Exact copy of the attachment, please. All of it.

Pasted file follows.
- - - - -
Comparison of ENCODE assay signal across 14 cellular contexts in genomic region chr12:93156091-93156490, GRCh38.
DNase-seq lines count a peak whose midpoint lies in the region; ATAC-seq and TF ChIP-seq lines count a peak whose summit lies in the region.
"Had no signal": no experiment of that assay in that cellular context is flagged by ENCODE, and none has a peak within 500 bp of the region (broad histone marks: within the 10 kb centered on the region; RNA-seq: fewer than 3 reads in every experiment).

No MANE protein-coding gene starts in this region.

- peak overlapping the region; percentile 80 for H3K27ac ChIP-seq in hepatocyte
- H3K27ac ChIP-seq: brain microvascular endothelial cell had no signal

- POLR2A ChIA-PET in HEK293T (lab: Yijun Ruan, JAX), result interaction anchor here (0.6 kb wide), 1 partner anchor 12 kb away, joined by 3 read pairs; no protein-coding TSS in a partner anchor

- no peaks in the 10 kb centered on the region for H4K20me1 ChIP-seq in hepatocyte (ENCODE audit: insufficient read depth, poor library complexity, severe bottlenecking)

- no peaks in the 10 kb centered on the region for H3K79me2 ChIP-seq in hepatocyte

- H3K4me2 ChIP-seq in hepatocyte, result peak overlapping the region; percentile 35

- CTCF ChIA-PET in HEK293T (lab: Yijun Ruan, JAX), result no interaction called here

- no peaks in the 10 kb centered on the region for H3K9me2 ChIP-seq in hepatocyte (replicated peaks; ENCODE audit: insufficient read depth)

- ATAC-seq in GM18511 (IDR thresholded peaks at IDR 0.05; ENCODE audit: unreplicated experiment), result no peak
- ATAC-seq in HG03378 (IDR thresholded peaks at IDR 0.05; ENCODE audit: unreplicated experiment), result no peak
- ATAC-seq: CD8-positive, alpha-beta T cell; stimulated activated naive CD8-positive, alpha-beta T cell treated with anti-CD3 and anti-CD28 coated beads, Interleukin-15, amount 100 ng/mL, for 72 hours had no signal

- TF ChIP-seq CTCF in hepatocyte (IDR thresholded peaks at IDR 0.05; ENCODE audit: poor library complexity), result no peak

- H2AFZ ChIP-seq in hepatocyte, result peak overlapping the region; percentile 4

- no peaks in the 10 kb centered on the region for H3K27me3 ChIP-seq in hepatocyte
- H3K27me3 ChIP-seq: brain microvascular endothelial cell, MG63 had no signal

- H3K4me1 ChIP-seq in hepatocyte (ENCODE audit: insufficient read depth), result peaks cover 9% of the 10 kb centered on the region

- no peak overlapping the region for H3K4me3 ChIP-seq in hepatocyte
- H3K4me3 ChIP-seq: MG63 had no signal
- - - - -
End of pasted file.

Comparison of ENCODE assay signal across 14 cellular contexts in genomic region chr12:93156091-93156490, GRCh38.
DNase-seq lines count a peak whose midpoint lies in the region; ATAC-seq and TF ChIP-seq lines count a peak whose summit lies in the region.
"Had no signal": no experiment of that assay in that cellular context is flagged by ENCODE, and none has a peak within 500 bp of the region (broad histone marks: within the 10 kb centered on the region; RNA-seq: fewer than 3 reads in every experiment).

No MANE protein-coding gene starts in this region.

- peak overlapping the region; percentile 80 for H3K27ac ChIP-seq in hepatocyte
- H3K27ac ChIP-seq: brain microvascular endothelial cell had no signal

- POLR2A ChIA-PET in HEK293T (lab: Yijun Ruan, JAX), result interaction anchor here (0.6 kb wide), 1 partner anchor 12 kb away, joined by 3 read pairs; no protein-coding TSS in a partner anchor

- no peaks in the 10 kb centered on the region for H4K20me1 ChIP-seq in hepatocyte (ENCODE audit: insufficient read depth, poor library complexity, severe bottlenecking)

- no peaks in the 10 kb centered on the region for H3K79me2 ChIP-seq in hepatocyte

- H3K4me2 ChIP-seq in hepatocyte, result peak overlapping the region; percentile 35

- CTCF ChIA-PET in HEK293T (lab: Yijun Ruan, JAX), result no interaction called here

- no peaks in the 10 kb centered on the region for H3K9me2 ChIP-seq in hepatocyte (replicated peaks; ENCODE audit: insufficient read depth)

- ATAC-seq in GM18511 (IDR thresholded peaks at IDR 0.05; ENCODE audit: unreplicated experiment), result no peak
- ATAC-seq in HG03378 (IDR thresholded peaks at IDR 0.05; ENCODE audit: unreplicated experiment), result no peak
- ATAC-seq: CD8-positive, alpha-beta T cell; stimulated activated naive CD8-positive, alpha-beta T cell treated with anti-CD3 and anti-CD28 coated beads, Interleukin-15, amount 100 ng/mL, for 72 hours had no signal

- TF ChIP-seq CTCF in hepatocyte (IDR thresholded peaks at IDR 0.05; ENCODE audit: poor library complexity), result no peak

- H2AFZ ChIP-seq in hepatocyte, result peak overlapping the region; percentile 4

- no peaks in the 10 kb centered on the region for H3K27me3 ChIP-seq in hepatocyte
- H3K27me3 ChIP-seq: brain microvascular endothelial cell, MG63 had no signal

- H3K4me1 ChIP-seq in hepatocyte (ENCODE audit: insufficient read depth), result peaks cover 9% of the 10 kb centered on the region

- no peak overlapping the region for H3K4me3 ChIP-seq in hepatocyte
- H3K4me3 ChIP-seq: MG63 had no signal